From The Collaborative International Dictionary of English v.0.48:

Nitrogen \Ni`tro*gen\ (n[imac]"tr[-o]*j[e^]n), n. [L. nitrum
   natron + -gen: cf. F. nitrog[`e]ne. See Niter.] (Chem.)
   A colorless nonmetallic element of atomic number 7, tasteless
   and odorless, comprising four fifths of the atmosphere by
   volume in the form of molecular nitrogen (N2). It is
   chemically very inert in the free state, and as such is
   incapable of supporting life (hence the name azote still
   used by French chemists); but it forms many important
   compounds, such as ammonia, nitric acid, the cyanides, etc,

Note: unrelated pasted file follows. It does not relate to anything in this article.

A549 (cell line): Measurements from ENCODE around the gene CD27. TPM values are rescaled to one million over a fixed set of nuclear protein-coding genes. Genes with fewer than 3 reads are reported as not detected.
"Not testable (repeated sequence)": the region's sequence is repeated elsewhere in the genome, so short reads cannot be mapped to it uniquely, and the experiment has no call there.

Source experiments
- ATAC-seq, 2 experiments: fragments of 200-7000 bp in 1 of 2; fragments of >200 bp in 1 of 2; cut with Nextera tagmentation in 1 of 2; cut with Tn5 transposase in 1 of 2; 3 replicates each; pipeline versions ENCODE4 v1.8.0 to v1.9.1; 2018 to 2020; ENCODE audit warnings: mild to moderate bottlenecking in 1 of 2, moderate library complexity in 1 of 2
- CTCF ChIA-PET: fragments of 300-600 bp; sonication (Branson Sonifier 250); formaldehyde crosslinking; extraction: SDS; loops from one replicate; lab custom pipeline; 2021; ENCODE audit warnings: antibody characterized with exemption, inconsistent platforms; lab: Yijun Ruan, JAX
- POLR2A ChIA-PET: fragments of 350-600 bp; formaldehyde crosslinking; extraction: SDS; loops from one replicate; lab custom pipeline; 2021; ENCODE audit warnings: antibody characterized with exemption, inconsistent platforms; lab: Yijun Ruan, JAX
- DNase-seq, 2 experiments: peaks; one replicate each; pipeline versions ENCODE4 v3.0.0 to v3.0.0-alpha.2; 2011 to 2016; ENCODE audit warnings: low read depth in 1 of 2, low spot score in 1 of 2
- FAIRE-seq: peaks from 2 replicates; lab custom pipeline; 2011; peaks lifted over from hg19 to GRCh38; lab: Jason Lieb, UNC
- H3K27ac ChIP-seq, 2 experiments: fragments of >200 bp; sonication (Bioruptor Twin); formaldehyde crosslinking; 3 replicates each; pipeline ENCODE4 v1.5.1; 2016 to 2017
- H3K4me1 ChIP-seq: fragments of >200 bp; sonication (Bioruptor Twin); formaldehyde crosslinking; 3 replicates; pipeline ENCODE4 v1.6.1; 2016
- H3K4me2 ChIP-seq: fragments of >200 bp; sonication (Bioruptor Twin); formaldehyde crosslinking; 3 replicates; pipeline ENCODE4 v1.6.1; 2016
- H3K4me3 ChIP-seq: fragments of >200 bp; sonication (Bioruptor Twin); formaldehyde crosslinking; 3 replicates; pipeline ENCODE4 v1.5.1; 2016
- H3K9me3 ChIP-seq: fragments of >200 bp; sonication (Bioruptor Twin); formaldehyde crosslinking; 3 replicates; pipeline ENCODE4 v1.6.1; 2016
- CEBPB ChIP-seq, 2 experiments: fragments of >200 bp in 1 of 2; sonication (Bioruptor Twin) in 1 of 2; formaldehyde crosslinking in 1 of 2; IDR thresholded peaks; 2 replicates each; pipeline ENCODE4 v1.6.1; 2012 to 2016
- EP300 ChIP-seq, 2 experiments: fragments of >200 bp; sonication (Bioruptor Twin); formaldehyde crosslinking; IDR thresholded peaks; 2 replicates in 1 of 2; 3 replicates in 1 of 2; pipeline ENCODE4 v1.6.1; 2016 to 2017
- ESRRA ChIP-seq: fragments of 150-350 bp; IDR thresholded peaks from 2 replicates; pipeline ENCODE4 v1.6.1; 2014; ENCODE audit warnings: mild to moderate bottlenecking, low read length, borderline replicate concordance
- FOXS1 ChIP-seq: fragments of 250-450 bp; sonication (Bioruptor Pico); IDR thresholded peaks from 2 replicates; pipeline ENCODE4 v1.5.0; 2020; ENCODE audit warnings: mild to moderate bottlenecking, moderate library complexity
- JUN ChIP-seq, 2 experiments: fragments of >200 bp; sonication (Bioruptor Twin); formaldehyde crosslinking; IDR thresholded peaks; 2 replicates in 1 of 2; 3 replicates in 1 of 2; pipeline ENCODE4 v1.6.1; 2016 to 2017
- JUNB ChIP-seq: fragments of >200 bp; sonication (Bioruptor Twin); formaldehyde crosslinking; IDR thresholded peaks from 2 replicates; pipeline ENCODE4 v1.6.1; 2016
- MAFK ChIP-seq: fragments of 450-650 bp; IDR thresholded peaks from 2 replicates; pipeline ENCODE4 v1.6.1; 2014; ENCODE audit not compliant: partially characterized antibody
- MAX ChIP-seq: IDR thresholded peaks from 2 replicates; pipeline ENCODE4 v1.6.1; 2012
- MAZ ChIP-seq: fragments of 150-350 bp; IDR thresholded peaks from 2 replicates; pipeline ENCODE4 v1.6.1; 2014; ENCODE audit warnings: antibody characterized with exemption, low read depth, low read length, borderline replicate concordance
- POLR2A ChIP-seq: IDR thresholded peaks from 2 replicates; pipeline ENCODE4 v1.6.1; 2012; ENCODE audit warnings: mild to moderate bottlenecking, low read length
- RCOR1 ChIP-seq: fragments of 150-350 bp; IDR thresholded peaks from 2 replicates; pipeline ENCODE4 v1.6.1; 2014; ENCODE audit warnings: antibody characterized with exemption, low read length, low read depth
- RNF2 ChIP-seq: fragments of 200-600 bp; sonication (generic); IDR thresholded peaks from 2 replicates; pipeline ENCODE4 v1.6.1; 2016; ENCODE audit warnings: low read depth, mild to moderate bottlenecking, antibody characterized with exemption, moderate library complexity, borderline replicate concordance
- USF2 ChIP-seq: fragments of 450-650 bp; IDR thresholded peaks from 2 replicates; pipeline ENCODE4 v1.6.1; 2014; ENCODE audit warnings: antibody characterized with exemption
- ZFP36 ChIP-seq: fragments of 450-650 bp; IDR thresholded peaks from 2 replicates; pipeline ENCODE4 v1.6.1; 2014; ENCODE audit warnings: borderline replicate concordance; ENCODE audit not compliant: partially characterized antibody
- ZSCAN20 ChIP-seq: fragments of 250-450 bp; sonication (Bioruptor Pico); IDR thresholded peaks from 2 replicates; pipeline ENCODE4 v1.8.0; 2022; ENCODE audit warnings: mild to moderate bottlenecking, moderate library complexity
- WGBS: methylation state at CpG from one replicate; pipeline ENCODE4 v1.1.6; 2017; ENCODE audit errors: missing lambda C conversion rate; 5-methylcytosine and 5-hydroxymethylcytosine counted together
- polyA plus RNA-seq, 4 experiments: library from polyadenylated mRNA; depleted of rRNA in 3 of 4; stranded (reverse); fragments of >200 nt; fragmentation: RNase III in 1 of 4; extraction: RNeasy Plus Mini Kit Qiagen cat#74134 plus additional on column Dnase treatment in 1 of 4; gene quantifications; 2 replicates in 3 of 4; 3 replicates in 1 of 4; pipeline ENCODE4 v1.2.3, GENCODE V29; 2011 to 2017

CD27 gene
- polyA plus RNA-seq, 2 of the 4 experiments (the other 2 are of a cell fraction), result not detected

and is a constituent of all organized living tissues, animal
   or vegetable. Symbol N. Atomic weight 14.007. It was formerly
   regarded as a permanent noncondensible gas, but was liquefied
   in 1877 by Cailletet of Paris, and Pictet of Geneva, and
   boils at -195.8 [deg] C at atmospheric pressure. Liquid
   nitrogen is used as a refrigerant to store delicate
   materials, such as bacteria, cells, and other biological
   [1913 Webster +PJC]
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